Sunday, March 31, 2013

Brother

Brother.


I miss saying that word.  I miss the way it blooms in my mouth, the way it rests on my ear.  Brother.  I miss the thrill that rushes to my heart to hear the word, to hear the voice of the person that the word represents.  Brother.
It does not seem accidental that the anniversary of Paul’s death falls within the Easter season.  Easter has always been a treasured time with my family.  It reminds me of my mother, who would stay up all night hand-painting our Easter baskets, filling them with paper grass (not plastic) and our favorite treats: Cadbury crème eggs, marshmallow peeps, and eggums-we always had to have eggums.  My mother, who would hard boil 8 dozen eggs so that we could each have 2 dozen to dye.  My mother, who is always smiling, always forgiving, and whose un-shatterable faith makes her the strongest woman I know.



And it reminds me of my father, who was a numerical genius with an important job, a stressful job.  But he read the Bible every morning while tying his tie, dawned a seer-sucker suit on Easter Sunday, and whistled while lightheartedly hiding the Easter eggs after church.  My father, who remained humble and kind and lively, despite his secret knowledge of a limited earthly life.

And it reminds me of my siblings, my dear siblings who humored me by still hunting eggs when they were well into their teens, probably even their twenties.  They taught me how to be normal after losing my father when I was 14.  They pushed me and shaped me and taught me who my father was, who I needed to be.
My two sisters and I speak our own language; I hold them so dear.  One confident, brilliant sister, and one tender, intuitive sister, both equally darling.
And my brother.  My brother never made anything about himself.  He wanted to know about you-your dreams, your loves, your losses.  And he never forgot.  If you mentioned in passing that you liked a band, you could bet that a burned copy of their CD would be in your mailbox by the end of the week. His chicken-scratch handwriting would be the only clue as to whom it was from.  He was thoughtful.

I remember when I was in sixth grade he bought us a pair of matching Airwalks.  I was and still am a huge dork, and I think he thought those shoes would help me be cooler.  And I remember how he would play Radiohead's "High and Dry" on repeat and hum along while driving me to meet my friends at the movies when I was 15.  He did not have to try; he was effortlessly lovable.



For a few years he made my sisters and I stand in the freezing cold from 8am-8pm ringing the bell for the Salvation Army during the holidays.  He (jokingly, but also seriously) wouldn’t let us sit down: he demanded us in costume and dancing or singing for the full 12 hours, and we had to rotate bathroom breaks.  It makes me laugh just thinking about him in his “Skinny Santa” outfit, one of my favorite memories.  He was so funny.  He was witty and smart and always laughing. He could spend $5 at the jukebox and only play “Toxic” on repeat, and somehow everyone in the bar would be in love with him after listening to that singular Britney Spears tune a million times.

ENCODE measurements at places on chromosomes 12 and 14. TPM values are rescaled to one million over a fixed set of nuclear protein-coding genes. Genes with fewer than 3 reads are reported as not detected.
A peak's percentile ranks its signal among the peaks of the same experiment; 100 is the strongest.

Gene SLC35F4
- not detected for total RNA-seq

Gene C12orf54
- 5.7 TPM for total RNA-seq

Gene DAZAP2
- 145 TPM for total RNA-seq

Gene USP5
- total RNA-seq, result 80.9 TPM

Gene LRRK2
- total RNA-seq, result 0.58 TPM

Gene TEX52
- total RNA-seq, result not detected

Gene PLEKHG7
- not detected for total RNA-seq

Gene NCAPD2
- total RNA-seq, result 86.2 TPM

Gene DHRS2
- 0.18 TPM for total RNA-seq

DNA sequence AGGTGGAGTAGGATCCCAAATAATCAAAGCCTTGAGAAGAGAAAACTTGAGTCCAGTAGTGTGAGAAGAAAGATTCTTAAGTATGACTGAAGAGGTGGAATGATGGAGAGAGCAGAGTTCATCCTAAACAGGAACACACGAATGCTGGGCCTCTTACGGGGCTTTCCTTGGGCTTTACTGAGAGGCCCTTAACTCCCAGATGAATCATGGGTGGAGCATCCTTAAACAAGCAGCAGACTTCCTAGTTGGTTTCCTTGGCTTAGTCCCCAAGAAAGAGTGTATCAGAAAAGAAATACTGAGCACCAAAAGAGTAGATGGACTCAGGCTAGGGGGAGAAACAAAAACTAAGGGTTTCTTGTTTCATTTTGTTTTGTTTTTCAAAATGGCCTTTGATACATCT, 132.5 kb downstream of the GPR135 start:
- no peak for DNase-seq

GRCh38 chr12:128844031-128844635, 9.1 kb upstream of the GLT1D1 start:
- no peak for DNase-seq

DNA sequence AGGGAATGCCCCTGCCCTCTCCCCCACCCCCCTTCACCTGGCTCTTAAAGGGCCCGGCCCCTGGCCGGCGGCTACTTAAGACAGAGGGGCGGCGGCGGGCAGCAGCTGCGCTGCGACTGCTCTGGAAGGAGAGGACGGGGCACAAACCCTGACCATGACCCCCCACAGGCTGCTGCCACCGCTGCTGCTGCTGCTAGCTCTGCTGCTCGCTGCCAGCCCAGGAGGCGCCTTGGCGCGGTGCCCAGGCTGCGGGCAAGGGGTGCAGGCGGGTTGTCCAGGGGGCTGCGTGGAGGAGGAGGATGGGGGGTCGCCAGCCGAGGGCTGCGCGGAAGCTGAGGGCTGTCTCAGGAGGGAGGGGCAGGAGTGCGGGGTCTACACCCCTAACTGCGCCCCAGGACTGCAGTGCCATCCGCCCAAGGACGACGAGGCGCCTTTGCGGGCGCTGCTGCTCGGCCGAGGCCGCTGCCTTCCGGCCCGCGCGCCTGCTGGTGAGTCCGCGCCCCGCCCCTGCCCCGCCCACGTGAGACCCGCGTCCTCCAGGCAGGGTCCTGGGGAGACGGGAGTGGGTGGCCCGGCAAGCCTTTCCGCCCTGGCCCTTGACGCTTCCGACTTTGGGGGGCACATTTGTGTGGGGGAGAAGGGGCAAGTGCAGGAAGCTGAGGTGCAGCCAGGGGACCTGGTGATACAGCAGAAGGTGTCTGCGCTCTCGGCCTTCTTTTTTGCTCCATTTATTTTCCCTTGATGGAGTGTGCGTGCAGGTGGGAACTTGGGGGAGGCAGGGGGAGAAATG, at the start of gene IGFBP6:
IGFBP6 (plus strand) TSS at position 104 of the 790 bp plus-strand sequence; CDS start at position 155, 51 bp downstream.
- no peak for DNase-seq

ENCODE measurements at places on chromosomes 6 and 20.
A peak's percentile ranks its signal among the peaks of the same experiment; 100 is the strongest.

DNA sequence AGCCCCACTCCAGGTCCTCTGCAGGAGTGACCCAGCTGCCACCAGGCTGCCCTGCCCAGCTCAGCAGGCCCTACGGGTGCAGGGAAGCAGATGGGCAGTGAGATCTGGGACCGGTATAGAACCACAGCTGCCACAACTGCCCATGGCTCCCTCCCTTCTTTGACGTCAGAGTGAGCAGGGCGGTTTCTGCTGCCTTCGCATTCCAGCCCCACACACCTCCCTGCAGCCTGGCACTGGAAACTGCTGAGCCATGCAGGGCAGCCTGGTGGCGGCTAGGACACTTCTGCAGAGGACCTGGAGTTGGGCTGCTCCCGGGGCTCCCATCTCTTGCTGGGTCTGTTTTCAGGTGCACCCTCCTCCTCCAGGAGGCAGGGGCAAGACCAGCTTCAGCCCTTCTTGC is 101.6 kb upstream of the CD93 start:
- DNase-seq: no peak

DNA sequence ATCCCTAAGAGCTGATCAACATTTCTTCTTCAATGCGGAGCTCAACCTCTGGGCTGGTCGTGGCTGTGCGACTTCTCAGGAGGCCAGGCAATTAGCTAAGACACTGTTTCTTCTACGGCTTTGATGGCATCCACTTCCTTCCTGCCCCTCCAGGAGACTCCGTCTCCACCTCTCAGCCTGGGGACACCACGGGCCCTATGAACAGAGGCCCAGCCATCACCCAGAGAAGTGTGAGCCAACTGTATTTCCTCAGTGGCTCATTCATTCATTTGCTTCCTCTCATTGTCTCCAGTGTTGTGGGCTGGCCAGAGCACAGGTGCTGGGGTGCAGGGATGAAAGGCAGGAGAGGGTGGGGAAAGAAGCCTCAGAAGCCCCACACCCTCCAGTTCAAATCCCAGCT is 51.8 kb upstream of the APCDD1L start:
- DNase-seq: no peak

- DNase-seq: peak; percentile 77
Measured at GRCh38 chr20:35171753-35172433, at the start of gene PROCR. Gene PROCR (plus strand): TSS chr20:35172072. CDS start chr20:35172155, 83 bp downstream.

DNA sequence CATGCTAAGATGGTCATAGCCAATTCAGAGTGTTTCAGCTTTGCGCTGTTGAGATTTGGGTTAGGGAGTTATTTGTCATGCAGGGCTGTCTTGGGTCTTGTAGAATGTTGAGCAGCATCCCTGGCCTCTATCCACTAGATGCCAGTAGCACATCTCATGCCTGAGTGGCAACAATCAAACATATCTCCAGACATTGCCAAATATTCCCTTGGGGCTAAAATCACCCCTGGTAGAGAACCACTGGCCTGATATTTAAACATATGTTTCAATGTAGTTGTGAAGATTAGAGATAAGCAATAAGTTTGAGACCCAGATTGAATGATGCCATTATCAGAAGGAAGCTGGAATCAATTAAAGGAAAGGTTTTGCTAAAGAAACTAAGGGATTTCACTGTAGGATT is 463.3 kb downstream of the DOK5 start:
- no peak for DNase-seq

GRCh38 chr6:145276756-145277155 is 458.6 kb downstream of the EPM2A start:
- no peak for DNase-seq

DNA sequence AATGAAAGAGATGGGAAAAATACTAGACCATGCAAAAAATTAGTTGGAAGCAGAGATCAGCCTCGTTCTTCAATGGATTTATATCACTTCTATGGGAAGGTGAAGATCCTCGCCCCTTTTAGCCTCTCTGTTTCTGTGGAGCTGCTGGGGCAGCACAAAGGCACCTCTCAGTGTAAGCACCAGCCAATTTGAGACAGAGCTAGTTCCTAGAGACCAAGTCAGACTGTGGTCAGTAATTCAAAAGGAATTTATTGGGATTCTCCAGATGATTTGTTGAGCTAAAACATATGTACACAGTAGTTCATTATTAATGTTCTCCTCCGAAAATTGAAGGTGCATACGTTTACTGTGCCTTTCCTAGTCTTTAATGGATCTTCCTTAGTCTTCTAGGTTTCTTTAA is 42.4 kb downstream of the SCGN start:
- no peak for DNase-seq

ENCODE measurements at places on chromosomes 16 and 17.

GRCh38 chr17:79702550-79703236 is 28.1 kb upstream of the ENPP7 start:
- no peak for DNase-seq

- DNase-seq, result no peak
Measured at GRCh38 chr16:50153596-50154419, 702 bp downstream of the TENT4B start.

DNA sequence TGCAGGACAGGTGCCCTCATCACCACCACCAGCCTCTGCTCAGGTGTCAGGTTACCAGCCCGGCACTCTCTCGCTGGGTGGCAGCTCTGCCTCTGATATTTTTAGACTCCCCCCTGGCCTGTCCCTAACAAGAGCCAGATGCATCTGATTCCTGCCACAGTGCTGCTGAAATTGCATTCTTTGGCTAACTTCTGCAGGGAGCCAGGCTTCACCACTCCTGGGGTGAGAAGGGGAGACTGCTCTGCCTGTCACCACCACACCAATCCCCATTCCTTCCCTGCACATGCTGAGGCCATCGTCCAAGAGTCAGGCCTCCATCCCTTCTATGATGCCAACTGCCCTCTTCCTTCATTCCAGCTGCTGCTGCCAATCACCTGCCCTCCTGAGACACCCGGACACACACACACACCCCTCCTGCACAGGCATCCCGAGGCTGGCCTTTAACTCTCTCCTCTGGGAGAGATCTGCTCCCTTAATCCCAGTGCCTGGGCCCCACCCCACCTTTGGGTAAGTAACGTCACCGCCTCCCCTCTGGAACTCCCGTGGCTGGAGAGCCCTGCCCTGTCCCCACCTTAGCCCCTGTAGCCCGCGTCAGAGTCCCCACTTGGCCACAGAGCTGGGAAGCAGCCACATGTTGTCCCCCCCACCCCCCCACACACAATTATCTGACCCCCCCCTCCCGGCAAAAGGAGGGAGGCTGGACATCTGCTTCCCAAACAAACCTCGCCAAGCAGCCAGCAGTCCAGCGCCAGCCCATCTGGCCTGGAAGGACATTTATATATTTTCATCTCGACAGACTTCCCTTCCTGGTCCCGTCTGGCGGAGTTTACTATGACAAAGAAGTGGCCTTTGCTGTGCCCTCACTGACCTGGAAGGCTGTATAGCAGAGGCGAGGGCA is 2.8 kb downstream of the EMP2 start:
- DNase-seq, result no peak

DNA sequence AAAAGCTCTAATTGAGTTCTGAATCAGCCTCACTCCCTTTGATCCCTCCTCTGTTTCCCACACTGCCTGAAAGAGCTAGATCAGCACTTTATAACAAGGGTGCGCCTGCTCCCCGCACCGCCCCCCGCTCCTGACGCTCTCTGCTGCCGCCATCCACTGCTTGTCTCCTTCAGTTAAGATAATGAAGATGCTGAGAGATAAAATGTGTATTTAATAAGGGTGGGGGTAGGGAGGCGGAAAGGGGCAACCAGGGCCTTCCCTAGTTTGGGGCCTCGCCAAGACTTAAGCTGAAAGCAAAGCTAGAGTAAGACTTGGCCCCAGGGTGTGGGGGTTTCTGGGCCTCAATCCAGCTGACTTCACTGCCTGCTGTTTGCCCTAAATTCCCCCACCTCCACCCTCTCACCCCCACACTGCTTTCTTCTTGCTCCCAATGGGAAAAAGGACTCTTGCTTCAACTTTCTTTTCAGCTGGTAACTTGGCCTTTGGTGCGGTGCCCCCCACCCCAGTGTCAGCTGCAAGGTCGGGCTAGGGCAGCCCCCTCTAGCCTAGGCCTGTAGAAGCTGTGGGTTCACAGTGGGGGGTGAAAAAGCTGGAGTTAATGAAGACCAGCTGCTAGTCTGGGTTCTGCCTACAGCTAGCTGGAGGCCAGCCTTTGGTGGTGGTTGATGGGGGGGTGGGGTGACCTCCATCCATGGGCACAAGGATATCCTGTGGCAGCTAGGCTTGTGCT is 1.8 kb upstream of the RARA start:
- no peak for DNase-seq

He could turn a family argument into a hilarious, treasured memory.  He rarely became angry, and he never held a grudge.  And he was a great dancer.  He took turns with each of us at weddings, twirling us fast and hardly having enough breath to laugh. 

He was always taking turns with us and our mother, taking care of us.  He not only moved me in and out of college four times, custom fit my dorm room bed with a twin-size headboard, and escorted me for deb balls and countless father-daughter events, but he took care of me emotionally, too.  He took every opportunity to tell me how much he loved me, how proud he was of me.  He could do anything.
This to me is the moral of Easter: to be a brother.  To put yourself last, even if you suffer, to be kind and gentle and to forgive, to help others forgive themselves, to cherish the ones you love and love the less fortunate, the bitter, and the jaded, to practice selflessness and to be a servant. 
I can still see him helping Joey paint our den, humming and occasionally asking for help: “Hey Lala, come hold this…”.  And I can still hear his voice on the phone, each time always greeting me in a goofy, high-pitched voice: “Well hello there, little Laura Ann Daly!” This hole in my heart is indescribably painful, but I can find peace practicing the lessons that Paul taught me.  And I can find peace knowing that God is proud of the short, but powerful, life that my brother lived.

1 comment:

  1. Amen and amen. I miss him so...LA what you said is all so true. He is so proud of you and your Momma and sisters for carrying on. And not just carrying on but doing it with style and grace and honoring him and HIM. Paul will so be there (and your Daddy too) playing golf and having fun Saturday! I love you. Lisa

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